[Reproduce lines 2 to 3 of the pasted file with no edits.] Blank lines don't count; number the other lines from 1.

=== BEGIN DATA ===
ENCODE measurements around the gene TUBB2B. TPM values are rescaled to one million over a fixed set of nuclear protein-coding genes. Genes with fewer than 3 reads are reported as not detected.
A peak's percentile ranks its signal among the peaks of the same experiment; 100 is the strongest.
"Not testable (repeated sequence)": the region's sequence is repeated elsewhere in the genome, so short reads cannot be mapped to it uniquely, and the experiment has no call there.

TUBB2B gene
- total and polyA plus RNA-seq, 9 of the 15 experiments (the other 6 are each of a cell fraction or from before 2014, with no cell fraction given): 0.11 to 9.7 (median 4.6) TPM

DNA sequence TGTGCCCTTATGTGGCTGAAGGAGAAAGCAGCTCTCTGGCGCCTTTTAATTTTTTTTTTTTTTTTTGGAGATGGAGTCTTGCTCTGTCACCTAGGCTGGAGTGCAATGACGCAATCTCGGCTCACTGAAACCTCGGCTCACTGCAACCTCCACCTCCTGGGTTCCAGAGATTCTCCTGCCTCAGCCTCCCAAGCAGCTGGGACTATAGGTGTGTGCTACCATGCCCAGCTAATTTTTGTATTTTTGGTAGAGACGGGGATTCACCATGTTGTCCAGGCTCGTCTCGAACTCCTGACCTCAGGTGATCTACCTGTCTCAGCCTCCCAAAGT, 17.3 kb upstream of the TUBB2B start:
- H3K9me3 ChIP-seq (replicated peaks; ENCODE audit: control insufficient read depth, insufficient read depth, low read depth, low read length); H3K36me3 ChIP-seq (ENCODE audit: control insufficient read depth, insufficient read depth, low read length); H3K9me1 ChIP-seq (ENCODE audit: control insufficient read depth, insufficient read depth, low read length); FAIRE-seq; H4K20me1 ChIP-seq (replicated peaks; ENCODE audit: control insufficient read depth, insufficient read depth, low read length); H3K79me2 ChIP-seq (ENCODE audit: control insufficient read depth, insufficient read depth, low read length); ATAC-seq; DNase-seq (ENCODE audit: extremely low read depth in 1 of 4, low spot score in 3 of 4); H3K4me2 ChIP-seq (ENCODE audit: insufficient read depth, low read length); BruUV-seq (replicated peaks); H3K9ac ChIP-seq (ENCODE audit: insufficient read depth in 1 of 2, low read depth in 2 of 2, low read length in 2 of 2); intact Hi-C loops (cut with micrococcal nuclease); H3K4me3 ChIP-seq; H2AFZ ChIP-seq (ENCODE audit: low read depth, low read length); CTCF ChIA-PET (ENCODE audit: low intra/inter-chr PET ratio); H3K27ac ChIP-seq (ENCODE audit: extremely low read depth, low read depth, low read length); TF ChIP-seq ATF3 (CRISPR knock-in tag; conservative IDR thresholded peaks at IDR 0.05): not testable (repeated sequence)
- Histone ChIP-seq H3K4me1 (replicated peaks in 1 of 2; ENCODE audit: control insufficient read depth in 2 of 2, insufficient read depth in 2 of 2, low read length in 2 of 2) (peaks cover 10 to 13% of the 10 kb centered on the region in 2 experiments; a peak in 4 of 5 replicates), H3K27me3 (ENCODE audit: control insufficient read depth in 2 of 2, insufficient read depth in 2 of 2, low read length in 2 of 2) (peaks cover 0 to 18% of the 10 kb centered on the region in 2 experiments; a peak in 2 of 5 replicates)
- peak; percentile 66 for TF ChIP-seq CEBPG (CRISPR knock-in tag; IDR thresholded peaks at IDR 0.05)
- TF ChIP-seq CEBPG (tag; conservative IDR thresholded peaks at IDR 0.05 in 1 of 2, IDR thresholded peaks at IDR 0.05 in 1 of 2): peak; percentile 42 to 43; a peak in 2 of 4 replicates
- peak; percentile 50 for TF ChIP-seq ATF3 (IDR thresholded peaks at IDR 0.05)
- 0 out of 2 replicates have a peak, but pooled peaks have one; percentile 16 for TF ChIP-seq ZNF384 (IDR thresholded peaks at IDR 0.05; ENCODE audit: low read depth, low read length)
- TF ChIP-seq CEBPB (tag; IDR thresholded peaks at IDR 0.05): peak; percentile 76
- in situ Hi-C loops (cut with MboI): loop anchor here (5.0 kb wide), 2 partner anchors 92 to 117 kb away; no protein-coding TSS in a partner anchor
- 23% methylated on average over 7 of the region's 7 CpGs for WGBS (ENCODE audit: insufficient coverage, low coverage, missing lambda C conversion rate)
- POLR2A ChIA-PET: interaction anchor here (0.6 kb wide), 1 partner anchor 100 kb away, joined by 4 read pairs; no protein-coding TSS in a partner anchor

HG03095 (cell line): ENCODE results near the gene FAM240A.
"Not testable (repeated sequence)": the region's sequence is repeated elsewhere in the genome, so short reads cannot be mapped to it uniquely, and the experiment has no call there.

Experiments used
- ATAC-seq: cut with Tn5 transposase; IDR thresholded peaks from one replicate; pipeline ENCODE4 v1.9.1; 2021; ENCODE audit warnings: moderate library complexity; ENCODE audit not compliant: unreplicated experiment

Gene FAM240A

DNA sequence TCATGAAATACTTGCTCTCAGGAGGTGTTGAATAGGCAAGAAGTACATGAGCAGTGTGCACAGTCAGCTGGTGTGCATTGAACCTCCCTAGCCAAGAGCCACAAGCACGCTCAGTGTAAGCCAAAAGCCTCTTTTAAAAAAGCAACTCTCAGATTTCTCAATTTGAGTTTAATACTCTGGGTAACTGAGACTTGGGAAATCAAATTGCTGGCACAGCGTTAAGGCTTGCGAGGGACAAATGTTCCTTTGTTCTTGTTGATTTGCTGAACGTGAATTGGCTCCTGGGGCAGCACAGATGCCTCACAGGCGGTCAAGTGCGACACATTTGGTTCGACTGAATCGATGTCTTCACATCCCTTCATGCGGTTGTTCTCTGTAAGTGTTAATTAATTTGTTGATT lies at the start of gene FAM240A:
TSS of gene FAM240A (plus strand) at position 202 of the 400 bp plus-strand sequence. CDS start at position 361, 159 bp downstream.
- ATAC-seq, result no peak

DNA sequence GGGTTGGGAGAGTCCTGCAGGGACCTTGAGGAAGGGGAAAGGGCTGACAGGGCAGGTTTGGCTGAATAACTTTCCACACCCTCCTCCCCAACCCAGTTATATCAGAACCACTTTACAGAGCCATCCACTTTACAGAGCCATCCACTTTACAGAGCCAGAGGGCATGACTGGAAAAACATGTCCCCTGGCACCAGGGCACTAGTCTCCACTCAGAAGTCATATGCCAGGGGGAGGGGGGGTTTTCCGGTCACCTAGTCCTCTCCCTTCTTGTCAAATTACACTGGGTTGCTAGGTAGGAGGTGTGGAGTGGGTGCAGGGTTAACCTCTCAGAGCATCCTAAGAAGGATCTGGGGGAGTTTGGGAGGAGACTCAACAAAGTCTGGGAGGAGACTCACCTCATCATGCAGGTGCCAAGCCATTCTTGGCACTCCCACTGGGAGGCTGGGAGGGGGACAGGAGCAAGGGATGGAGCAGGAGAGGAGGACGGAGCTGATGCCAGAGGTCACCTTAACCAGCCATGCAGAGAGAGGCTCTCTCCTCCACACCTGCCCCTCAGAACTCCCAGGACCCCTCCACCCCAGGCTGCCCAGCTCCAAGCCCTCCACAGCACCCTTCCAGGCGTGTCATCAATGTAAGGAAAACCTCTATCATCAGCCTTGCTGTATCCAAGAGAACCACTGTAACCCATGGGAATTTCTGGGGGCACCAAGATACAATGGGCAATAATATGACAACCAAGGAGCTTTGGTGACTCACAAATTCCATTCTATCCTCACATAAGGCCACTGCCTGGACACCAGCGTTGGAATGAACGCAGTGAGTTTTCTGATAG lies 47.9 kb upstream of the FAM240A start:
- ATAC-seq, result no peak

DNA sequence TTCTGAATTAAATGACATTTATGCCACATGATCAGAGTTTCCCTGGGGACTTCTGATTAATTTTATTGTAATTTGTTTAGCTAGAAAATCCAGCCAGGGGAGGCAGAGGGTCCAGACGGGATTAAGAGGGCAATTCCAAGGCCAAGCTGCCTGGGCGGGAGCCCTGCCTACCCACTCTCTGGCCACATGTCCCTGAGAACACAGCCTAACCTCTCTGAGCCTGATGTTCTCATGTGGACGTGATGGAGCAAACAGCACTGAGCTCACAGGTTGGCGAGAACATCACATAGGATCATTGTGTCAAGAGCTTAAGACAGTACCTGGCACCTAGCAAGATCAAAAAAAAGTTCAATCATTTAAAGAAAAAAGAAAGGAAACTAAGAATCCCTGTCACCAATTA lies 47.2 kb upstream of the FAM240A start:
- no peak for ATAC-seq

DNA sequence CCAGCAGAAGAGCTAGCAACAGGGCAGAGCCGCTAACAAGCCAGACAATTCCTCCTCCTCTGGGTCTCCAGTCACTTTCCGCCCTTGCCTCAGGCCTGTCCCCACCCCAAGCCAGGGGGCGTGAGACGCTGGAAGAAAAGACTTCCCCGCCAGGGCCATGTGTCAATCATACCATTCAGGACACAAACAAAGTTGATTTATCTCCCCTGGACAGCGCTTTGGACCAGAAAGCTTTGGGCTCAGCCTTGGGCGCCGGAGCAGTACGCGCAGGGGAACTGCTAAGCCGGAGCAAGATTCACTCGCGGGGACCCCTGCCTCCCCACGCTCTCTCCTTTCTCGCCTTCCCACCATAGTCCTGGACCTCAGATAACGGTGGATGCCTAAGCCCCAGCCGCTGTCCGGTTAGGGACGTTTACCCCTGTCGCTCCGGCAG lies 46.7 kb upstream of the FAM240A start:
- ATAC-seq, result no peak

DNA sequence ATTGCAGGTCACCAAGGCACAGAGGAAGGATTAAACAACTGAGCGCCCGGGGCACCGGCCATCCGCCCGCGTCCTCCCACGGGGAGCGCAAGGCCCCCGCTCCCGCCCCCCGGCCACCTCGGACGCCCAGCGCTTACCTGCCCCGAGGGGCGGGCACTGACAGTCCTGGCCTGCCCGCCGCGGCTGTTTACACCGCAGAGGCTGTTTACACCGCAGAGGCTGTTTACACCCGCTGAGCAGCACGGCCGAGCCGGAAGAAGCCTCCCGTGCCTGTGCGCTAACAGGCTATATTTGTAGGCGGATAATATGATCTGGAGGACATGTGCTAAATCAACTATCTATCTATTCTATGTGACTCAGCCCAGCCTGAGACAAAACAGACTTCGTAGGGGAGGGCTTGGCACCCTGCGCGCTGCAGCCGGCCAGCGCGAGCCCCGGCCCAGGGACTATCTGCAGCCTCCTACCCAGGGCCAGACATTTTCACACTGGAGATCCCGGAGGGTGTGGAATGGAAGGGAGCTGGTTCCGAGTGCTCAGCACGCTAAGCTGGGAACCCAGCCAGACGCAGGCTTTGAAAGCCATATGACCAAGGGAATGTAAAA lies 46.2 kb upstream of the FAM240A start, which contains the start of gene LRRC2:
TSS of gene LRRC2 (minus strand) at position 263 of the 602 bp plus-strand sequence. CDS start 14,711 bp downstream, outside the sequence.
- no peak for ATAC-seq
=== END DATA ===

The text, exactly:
A peak's percentile ranks its signal among the peaks of the same experiment; 100 is the strongest.
"Not testable (repeated sequence)": the region's sequence is repeated elsewhere in the genome, so short reads cannot be mapped to it uniquely, and the experiment has no call there.